Thursday, March 7, 2013

The First Burial in Pioneer Cemetery
By Douglas H. Shepard, 2000

In outline, Ursula Woodcock’s account (Fredonia Censor 6/18/1873) was the following. Her parents were Oliver and Asenath (Williams) Woodcock. Living in Oneida County, the family consisted of six children. The Woodcocks left for Fredonia along with the Richard Williams and James Morgan families. Stopping in Buffalo (this was in 1806) it then took another four days to travel from Buffalo to Fredonia. After arriving here, Mr. Woodcock was delegated to go on to La Boeuf (near today’s Watertown, Pa.) to buy corn and have it ground. In the fall of 1806 he helped Hezekiah Barker build his grist mill. In October of that year, his daughter Hannah Woodcock, six years old, was killed while out with other children gathering nuts. A man was clearing the land nearby and a tree he was cutting down fell on her and killed her. The hands at the mill made a coffin. “They carried the little one, through dense woods to our present burying ground, where she was laid to rest under a large hemlock tree.”
The other basic sources (Fredonia Advertiser 2/12/1864; Fredonia Censor 6/25/1873) written by her cousin, Sophia Williams, have some significant differences. Sophia’s father, Richard Williams, exchanged his farm in Oneida County for land in Fredonia. The original settler had cleared a few acres and put part of it into corn and potatoes. Along with the Woodcock family, on June 1, 1807, (not 1806) they left for Fredonia. They reached Buffalo together and, after waiting a few days, sent their goods on by boat and drove overland (almost a week’s journey), arriving in Fredonia on July 16th. “The little girl that was killed by the falling tree was my cousin, Hannah Woodcock. I was with her when she was killed. She was the first that was laid in the old Burying Ground.” (Advertiser.) When Mr. Williams died in Portland on September 20,1822 he was buried “in Fredonia’s burying ground, a place he helped to select in 1807, when the first death occurred.” (Censor.)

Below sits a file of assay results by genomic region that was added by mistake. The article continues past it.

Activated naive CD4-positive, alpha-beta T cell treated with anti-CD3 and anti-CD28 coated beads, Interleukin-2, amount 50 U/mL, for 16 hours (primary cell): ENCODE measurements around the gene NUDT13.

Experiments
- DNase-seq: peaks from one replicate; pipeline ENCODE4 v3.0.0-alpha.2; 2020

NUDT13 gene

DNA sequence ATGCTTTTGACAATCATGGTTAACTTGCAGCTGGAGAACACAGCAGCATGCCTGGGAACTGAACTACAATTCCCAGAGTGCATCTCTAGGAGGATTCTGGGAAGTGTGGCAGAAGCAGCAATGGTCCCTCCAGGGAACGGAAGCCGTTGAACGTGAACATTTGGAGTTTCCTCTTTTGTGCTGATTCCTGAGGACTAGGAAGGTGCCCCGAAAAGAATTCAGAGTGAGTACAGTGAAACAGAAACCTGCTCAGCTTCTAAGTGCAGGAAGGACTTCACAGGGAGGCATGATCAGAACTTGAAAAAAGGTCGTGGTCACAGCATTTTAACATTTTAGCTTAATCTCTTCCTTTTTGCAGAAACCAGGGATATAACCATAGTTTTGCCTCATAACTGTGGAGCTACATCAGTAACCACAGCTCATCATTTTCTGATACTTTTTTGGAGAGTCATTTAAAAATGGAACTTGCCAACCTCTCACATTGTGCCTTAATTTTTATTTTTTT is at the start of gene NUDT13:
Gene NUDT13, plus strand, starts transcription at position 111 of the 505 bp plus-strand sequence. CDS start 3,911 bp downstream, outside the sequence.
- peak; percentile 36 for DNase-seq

These versions differ as to date by one year. When was Hannah Woodcock buried, in 1806 or 1807? Because Mrs. Ursula Ashley was born in 1790 or 1791, she would have been around 15 years old when the Woodcocks arrived, certainly old enough to be aware of the events around her. Her cousin, Mrs. Sophia Harris, on the other hand was, at most, three or four years old. However, as she said in the Advertiser letter “I was a little child then, but some of the incidents...are as fresh in my mind as though they transpired but yesterday.” And, apparently, nothing was said or written in the nine years between this 1864 letter and the version in the Censor in 1873 to cause her to change the account.
There is other evidence supporting the 1807 date. In March 1861, Mrs. James Brigham (Fanny Risley) tried to relieve the monotony of the sick bed for her son, George F. Brigham, by recounting some of her early recollections of Fredonia. When her in—laws—to—be, the Brighams, first came here, she said, they lived with the Richard Williams family for about two weeks until a house could be built. “It was while they were there that a little child was killed by the falling of a tree, the child of Mr. Woodcock, a relative of Mr. Williams living near him. The tree was cut down by Geo. W. Pierce and this was the first death in town.” (Fanny Risley would have been about thirteen at the time.) (Fredonia Censor 9/17/1884.)
1807 seems to be the correct date.

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